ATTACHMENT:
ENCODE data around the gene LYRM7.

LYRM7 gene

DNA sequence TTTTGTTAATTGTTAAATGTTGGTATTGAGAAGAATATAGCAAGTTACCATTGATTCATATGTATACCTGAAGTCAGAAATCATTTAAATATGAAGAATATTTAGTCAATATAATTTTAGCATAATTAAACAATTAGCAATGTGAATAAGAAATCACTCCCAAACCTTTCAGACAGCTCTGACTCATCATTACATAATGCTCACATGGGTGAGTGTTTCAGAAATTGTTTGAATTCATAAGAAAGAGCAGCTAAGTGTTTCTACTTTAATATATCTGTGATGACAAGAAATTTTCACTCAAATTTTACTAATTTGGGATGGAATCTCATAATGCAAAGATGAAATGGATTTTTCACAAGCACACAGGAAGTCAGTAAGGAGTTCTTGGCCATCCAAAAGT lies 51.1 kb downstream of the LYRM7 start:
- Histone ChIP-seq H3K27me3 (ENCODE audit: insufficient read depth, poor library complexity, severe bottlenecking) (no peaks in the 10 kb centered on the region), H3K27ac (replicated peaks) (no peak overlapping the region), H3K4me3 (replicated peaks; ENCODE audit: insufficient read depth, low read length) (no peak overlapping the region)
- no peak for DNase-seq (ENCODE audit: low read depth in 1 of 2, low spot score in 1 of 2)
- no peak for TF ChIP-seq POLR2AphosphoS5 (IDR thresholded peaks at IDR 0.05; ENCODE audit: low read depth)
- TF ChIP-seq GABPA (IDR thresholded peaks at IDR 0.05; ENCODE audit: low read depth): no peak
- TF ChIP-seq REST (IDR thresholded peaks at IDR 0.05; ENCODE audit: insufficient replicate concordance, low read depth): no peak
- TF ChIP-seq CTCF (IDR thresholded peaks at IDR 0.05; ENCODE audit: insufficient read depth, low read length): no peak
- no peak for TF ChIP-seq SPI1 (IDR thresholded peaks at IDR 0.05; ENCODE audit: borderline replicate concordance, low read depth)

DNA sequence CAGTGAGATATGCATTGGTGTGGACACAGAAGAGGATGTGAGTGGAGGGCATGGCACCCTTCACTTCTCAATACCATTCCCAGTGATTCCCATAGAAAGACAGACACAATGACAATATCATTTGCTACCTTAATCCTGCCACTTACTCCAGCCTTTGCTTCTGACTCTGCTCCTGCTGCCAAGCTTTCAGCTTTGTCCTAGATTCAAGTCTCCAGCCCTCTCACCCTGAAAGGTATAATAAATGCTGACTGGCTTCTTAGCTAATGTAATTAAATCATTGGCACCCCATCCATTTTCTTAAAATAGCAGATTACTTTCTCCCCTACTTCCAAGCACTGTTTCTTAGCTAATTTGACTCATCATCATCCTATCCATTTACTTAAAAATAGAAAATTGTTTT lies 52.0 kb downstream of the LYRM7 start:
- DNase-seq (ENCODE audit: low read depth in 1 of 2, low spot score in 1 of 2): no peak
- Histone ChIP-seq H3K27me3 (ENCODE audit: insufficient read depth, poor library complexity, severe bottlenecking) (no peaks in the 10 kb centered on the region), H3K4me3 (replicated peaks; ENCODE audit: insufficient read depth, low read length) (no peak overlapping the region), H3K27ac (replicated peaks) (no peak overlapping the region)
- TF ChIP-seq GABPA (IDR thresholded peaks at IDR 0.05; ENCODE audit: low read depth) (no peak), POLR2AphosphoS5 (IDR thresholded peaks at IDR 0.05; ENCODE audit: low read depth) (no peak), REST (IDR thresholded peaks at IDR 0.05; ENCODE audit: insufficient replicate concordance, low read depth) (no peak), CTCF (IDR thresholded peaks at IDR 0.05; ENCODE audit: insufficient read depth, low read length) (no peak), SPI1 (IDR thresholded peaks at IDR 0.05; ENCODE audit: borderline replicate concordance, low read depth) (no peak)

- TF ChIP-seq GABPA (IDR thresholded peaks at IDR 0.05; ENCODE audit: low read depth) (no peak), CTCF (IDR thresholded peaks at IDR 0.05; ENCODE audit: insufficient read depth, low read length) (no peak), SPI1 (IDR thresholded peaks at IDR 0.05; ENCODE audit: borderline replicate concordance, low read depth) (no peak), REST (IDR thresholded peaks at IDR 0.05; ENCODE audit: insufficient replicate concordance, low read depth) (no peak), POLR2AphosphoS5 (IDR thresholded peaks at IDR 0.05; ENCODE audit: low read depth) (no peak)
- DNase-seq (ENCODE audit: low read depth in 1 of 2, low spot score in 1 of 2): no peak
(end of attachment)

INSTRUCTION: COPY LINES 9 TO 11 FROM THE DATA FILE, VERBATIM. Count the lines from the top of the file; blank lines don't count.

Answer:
- TF ChIP-seq CTCF (IDR thresholded peaks at IDR 0.05; ENCODE audit: insufficient read depth, low read length): no peak
- no peak for TF ChIP-seq SPI1 (IDR thresholded peaks at IDR 0.05; ENCODE audit: borderline replicate concordance, low read depth)

DNA sequence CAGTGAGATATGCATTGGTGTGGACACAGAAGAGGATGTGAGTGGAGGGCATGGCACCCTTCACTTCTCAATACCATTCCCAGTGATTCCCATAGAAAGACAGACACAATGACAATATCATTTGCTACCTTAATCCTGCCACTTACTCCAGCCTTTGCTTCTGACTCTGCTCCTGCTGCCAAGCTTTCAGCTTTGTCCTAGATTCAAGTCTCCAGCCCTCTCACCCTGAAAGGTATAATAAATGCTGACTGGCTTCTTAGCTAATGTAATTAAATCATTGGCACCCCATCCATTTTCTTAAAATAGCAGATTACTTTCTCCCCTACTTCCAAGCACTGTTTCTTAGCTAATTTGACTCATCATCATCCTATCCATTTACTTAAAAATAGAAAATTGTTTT lies 52.0 kb downstream of the LYRM7 start: